Of course, getting healthy at camp was very important. But maybe more important to Jewish camps of the 1900s was the goal of making the kids feel more Jewish. In The Jewish Way of Play, author Jenna Weissman Joselit wrote that many camps tried to recreate the sheltered life of the shtetl – the Jewish small town. She wrote that in these camps, unlike the outside world, “Jews and Jewish culture predominated.” Campers learned Hebrew and Yiddish songs and ate kosher food.

In the 1900s to the 1950s, hundreds of Jewish camps were established across the US. And, since there isn’t only one type of Jew, there wasn’t only one type of camp.

Some camps only spoke Yiddish, like Camp Boiberik. Some spoke only Hebrew, like Camp Massad, which had a strong Zionist stand. Habonim, which was a Labor Zionist camp, wanted to train young people to be pioneers (halutzim) in Israel.

One of the largest Jewish camps was Cejwin, founded by A.P. Schoolman, no relation, in 1948. It closed in 1992. At Cejwin, campers learned about Reconstructionist Judaism and the importance of a Jewish homeland.

For some Jewish camps in the early years, it was very important to have “the right kind of campers,” according to the book The Jewish Way of Play.

While the earliest camps helped the Jewish poor, some new camps wanted to appeal to the Jewish middle class. “ ’We had kids from all the matzos,” said Bea Young, founder of Maple Lakes, referring to the children of the leading matzo manufacturing families.” (The Jewish Way of Play).

In a 1930 Camp Issue of The American Hebrew newspaper, (courtesy of Rabbi Peter’s collection), The Jayson Camps in Massachusetts said they were looking for “boys and girls from the finest Jewish families.” Camp Jo-Lee in Maine was “endorsed by most prominent leaders of American Jewry.”

Some camps were very political and being Jewish was second to politics. The Workmen’s Circle/Arbeter Ring, a left wing Jewish group, founded Kinderland in 1923. But in 1927, Kinderland was taken over by the Communist-affiliated International Workers’ Order. Kinder Ring, which split off, was more Socialist.

Representatives of Jewish community centers in New York City and Westchester County founded Camp Wel-Met, in 1935, where my mother, uncle Mike, and mentor Marty went in the 1950s and 60s. Its real name was the Metropolitan Jewish Centers Camp Association. The purpose of the camp was to “encourage and provide for children and young people, recreational, health and character building opportunities through the establishment and maintenance of a summer camp for children.” (Camp history on web site). In the summer of 1935, 75 boys went to the first Wel-Met camp location on rented land at Lake Tiorati in Bear Mountain State Park. It cost $12 a week.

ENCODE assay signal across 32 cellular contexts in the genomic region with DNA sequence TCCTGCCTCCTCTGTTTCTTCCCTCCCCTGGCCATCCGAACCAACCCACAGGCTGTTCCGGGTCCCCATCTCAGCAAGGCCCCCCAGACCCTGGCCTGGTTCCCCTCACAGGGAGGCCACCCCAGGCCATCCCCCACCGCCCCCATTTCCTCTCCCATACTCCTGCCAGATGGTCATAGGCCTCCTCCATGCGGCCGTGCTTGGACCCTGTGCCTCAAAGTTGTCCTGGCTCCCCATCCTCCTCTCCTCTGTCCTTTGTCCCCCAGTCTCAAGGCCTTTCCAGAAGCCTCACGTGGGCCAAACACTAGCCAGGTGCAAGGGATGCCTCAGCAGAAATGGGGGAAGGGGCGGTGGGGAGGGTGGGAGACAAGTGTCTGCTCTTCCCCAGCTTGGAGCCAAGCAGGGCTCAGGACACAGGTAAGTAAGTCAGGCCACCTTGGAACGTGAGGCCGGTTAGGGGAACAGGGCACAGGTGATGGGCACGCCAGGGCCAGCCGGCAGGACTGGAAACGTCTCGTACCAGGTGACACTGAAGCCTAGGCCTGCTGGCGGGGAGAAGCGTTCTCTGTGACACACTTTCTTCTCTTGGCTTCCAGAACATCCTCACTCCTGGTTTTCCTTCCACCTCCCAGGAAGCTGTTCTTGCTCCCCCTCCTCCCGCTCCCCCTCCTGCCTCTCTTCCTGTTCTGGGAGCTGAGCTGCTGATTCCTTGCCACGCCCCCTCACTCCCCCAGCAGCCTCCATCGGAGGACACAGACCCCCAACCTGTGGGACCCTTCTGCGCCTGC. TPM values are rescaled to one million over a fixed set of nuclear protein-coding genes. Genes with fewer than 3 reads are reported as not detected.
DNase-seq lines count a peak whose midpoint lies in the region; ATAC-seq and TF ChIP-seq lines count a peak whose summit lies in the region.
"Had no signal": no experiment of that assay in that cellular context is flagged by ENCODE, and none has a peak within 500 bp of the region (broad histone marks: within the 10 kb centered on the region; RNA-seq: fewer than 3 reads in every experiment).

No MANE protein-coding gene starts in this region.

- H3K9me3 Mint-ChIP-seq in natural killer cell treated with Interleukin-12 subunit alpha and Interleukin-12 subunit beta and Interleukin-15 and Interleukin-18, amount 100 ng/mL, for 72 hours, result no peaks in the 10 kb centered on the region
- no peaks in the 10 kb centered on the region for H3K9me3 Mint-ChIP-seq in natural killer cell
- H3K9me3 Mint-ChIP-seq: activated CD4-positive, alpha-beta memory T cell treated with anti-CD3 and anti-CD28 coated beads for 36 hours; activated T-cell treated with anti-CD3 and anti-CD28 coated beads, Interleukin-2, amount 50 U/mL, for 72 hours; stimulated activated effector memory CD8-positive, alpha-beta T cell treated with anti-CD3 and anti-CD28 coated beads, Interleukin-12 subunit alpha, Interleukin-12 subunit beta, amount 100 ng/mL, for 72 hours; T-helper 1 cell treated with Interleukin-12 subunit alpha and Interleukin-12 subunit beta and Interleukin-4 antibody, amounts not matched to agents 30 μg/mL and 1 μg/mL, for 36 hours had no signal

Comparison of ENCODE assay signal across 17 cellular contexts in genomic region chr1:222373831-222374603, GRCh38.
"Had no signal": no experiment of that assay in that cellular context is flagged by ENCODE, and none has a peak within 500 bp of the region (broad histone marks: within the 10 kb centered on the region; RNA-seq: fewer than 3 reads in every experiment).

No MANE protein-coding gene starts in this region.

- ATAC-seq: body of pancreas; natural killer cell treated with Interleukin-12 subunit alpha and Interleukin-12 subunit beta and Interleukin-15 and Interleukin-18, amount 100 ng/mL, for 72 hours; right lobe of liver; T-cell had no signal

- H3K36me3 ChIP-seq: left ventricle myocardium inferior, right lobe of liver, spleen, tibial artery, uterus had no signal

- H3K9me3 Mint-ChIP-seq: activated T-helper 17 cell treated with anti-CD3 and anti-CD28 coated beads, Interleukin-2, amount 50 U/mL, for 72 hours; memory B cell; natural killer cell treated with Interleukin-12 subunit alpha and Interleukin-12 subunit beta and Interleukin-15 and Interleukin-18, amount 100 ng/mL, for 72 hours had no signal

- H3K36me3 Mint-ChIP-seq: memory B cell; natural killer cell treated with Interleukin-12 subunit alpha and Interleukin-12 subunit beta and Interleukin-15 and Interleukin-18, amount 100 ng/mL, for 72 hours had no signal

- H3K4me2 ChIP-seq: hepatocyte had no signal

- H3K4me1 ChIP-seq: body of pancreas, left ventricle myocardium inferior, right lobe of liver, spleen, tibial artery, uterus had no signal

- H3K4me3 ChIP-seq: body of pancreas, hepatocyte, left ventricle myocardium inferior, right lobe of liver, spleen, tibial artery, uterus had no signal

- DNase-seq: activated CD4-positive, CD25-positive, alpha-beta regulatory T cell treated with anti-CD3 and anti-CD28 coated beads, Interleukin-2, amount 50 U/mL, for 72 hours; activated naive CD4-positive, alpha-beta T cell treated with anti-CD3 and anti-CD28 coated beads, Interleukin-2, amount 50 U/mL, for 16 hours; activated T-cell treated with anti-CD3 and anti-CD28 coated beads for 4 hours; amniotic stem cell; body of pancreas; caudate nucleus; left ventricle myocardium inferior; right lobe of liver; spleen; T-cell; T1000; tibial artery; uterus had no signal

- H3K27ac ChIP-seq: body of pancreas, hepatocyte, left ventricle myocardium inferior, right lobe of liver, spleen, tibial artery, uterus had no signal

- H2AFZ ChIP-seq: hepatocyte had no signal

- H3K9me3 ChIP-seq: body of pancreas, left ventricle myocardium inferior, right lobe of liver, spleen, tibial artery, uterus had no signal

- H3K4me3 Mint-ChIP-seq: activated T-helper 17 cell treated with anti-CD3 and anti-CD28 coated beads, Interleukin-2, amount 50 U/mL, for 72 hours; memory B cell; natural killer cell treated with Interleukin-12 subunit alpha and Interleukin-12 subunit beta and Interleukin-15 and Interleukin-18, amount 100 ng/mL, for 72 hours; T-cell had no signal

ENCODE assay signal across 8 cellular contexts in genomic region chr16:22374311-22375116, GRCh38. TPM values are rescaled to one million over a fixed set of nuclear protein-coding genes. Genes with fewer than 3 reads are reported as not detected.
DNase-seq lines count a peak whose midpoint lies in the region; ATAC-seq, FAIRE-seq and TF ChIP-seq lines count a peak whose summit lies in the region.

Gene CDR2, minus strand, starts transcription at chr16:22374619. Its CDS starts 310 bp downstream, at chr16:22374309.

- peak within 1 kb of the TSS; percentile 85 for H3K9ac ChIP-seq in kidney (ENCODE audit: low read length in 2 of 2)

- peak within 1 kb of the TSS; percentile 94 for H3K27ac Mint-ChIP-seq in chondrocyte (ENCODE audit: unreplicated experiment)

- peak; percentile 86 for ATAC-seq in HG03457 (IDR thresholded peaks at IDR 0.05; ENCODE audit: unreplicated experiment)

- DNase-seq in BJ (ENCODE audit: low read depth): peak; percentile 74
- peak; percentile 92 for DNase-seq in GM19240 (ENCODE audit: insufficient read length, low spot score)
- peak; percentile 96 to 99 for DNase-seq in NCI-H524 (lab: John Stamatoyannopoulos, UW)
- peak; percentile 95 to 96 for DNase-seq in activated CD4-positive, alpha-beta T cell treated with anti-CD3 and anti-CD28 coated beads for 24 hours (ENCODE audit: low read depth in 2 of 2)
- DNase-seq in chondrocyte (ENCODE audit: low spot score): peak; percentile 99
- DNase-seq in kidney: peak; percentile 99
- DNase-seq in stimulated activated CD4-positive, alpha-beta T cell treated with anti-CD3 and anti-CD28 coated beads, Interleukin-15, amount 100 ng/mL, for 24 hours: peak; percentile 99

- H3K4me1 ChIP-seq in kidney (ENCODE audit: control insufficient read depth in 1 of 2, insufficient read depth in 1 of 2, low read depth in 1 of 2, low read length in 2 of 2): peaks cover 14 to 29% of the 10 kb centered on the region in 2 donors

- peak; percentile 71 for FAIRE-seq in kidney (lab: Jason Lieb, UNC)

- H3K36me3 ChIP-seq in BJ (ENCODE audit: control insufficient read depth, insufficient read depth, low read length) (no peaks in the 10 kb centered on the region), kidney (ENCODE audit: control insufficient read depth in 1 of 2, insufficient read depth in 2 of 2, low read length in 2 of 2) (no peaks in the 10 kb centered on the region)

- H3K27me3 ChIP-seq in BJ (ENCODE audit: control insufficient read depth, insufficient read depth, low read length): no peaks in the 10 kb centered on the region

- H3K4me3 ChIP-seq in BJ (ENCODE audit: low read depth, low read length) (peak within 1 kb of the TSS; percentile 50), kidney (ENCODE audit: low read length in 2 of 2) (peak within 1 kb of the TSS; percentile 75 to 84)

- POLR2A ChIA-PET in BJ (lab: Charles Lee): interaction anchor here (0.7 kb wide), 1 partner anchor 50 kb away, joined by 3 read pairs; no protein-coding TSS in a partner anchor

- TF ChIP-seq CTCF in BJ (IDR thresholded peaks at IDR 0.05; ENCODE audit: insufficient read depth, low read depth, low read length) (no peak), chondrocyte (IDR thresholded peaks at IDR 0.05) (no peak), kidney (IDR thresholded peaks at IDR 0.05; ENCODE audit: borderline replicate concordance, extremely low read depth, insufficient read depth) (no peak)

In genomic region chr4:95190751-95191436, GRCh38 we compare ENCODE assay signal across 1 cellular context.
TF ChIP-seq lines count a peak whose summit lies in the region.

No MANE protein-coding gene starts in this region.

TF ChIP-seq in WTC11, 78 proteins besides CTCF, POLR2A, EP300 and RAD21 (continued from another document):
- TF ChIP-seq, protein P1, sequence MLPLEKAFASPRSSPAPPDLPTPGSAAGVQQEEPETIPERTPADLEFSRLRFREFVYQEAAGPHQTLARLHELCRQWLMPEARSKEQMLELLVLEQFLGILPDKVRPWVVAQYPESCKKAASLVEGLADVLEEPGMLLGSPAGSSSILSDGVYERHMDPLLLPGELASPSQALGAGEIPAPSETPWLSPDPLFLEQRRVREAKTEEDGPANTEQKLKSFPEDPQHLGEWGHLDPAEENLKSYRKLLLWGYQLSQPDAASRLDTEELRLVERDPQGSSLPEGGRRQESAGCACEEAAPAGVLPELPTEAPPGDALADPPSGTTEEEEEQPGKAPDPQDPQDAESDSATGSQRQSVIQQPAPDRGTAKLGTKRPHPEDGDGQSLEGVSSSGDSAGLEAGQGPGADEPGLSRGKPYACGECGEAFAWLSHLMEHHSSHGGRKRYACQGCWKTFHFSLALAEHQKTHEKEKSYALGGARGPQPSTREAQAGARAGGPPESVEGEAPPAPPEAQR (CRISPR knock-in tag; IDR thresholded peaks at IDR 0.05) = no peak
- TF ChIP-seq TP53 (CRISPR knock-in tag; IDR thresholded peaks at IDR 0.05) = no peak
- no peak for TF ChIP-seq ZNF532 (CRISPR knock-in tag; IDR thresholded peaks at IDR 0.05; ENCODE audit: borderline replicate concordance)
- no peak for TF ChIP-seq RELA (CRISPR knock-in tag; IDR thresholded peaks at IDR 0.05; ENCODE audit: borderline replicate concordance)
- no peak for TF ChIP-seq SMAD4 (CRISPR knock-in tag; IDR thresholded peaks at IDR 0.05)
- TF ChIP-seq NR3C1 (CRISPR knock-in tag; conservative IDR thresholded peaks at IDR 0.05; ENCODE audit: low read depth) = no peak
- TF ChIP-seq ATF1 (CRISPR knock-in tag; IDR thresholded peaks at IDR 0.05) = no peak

Today Jewish summer camps range from Orthodox to Reform, like my camp, Cedar Lake. An Orthodox camp like Camp Nesher for boys “combines an enriched Torah atmosphere with the best recreational programs,” according to its web site. For Orthodox girls, at Camp Shoshonim, girls wear mostly skirts and dresses while doing sports along with chesed (acts of kindness) and chinuch (education). Among the best known today is Camp Ramah, run by the Conservative Movement, which is co-ed and has sports as well as religious services. Ramah sets aside several hours a day for intensive Jewish study.

At Cedar Lake, which is Reform, there was a special Bar or Bat Mitzvah tutor available for campers who wanted to work over the summer. There were services Friday nights and Saturday mornings for about two hours and you had to wear white. Of course, there was kosher food, so no bacon or milk with meat. It wasn’t hard eating kosher food because there were still great meals like hot dogs and grilled cheese, but not at the same time of course.

The height of Jewish camp popularity was in the 1950s, but soon camps started to close because kids wanted to do other things in the summer.

Today, instead of going to Jewish summer camps, kids often go to secular camps, or subject related camps such as basketball camp, or math camp. But nonetheless, kids do go to summer camps during the summer to get out of the hot city, just as they used to back in the 1900’s when summer camps weren’t even very popular.

I have gone to Jewish sleep-away camp every year not because I am forced to, but because I want to enjoy my few months of no school, and nice, hot weather outside of the city. I have gone to this camp because I see something that I don’t see anywhere in the hot, do-nothing city. I see COMMUNITY, getting together, playing with friends my age, and having a good time. That’s why I have gone to camp.

My mom said her years at a Jewish camp were outstanding. She wanted me to have the same opportunity. My mom chose a Jewish camp because it was culturally familiar to her. She had sent me to the 92nd Street Y camps, again because of her comfort with the Jewish camp experience. While my mom is, obviously, a Humanistic Jew, she said exposing me to other forms of Judaism would be “good for me.” I’ve learned a lot about being a Jew at camp.

But, it is time for me to move on from summer camp. Now that I am almost 14 I have decided to do other things in the summer – a backpacking and kayaking trip with the Appalachian Mountain Club and computer class at Columbia. Camp has been a great growing experience for me, but it’s time to move on. Like it has been for kids for the past 100 years, Jewish camp has been an outstanding experience for which I am very thankful.